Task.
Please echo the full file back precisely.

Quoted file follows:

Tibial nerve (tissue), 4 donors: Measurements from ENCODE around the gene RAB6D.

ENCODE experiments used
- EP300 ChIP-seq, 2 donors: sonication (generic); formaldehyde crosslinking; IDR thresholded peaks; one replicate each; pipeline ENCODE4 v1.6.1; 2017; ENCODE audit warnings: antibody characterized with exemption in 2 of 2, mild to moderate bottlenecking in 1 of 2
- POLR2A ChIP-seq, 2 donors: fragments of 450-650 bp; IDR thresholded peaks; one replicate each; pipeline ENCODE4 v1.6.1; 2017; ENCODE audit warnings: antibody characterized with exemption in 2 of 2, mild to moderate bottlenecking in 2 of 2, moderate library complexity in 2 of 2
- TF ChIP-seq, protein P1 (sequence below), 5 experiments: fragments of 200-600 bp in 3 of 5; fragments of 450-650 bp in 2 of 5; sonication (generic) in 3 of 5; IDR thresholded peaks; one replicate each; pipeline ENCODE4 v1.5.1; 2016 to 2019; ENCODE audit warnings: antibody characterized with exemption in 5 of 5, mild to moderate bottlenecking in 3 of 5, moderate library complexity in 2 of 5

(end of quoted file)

Tibial nerve (tissue), 4 donors: Measurements from ENCODE around the gene RAB6D.

ENCODE experiments used
- EP300 ChIP-seq, 2 donors: sonication (generic); formaldehyde crosslinking; IDR thresholded peaks; one replicate each; pipeline ENCODE4 v1.6.1; 2017; ENCODE audit warnings: antibody characterized with exemption in 2 of 2, mild to moderate bottlenecking in 1 of 2
- POLR2A ChIP-seq, 2 donors: fragments of 450-650 bp; IDR thresholded peaks; one replicate each; pipeline ENCODE4 v1.6.1; 2017; ENCODE audit warnings: antibody characterized with exemption in 2 of 2, mild to moderate bottlenecking in 2 of 2, moderate library complexity in 2 of 2
- TF ChIP-seq, protein P1 (sequence below), 5 experiments: fragments of 200-600 bp in 3 of 5; fragments of 450-650 bp in 2 of 5; sonication (generic) in 3 of 5; IDR thresholded peaks; one replicate each; pipeline ENCODE4 v1.5.1; 2016 to 2019; ENCODE audit warnings: antibody characterized with exemption in 5 of 5, mild to moderate bottlenecking in 3 of 5, moderate library complexity in 2 of 5